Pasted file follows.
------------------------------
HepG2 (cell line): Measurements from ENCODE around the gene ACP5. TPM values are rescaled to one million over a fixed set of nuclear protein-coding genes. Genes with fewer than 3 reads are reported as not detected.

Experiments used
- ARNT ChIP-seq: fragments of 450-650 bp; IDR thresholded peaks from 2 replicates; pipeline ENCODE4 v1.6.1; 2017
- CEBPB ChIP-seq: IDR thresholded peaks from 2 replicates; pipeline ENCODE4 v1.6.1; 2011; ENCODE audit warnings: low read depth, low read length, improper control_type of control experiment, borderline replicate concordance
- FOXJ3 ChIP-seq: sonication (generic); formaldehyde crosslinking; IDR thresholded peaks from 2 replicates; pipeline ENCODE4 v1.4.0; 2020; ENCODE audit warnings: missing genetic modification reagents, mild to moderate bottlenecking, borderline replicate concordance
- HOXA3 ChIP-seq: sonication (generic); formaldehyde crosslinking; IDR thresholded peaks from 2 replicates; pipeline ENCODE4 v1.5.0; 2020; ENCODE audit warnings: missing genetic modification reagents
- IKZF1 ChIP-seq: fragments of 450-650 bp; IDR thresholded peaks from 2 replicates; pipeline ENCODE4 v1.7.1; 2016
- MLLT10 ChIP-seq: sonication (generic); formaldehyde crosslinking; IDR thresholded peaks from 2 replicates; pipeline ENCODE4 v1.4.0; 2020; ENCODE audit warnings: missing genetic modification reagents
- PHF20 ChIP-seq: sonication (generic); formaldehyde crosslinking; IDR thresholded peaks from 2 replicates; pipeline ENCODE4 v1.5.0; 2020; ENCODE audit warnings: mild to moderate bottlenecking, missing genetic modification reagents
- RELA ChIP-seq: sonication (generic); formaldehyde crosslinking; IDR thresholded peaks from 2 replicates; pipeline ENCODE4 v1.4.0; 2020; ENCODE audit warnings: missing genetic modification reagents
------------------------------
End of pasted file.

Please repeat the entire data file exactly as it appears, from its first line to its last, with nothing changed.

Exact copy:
HepG2 (cell line): Measurements from ENCODE around the gene ACP5. TPM values are rescaled to one million over a fixed set of nuclear protein-coding genes. Genes with fewer than 3 reads are reported as not detected.

Experiments used
- ARNT ChIP-seq: fragments of 450-650 bp; IDR thresholded peaks from 2 replicates; pipeline ENCODE4 v1.6.1; 2017
- CEBPB ChIP-seq: IDR thresholded peaks from 2 replicates; pipeline ENCODE4 v1.6.1; 2011; ENCODE audit warnings: low read depth, low read length, improper control_type of control experiment, borderline replicate concordance
- FOXJ3 ChIP-seq: sonication (generic); formaldehyde crosslinking; IDR thresholded peaks from 2 replicates; pipeline ENCODE4 v1.4.0; 2020; ENCODE audit warnings: missing genetic modification reagents, mild to moderate bottlenecking, borderline replicate concordance
- HOXA3 ChIP-seq: sonication (generic); formaldehyde crosslinking; IDR thresholded peaks from 2 replicates; pipeline ENCODE4 v1.5.0; 2020; ENCODE audit warnings: missing genetic modification reagents
- IKZF1 ChIP-seq: fragments of 450-650 bp; IDR thresholded peaks from 2 replicates; pipeline ENCODE4 v1.7.1; 2016
- MLLT10 ChIP-seq: sonication (generic); formaldehyde crosslinking; IDR thresholded peaks from 2 replicates; pipeline ENCODE4 v1.4.0; 2020; ENCODE audit warnings: missing genetic modification reagents
- PHF20 ChIP-seq: sonication (generic); formaldehyde crosslinking; IDR thresholded peaks from 2 replicates; pipeline ENCODE4 v1.5.0; 2020; ENCODE audit warnings: mild to moderate bottlenecking, missing genetic modification reagents
- RELA ChIP-seq: sonication (generic); formaldehyde crosslinking; IDR thresholded peaks from 2 replicates; pipeline ENCODE4 v1.4.0; 2020; ENCODE audit warnings: missing genetic modification reagents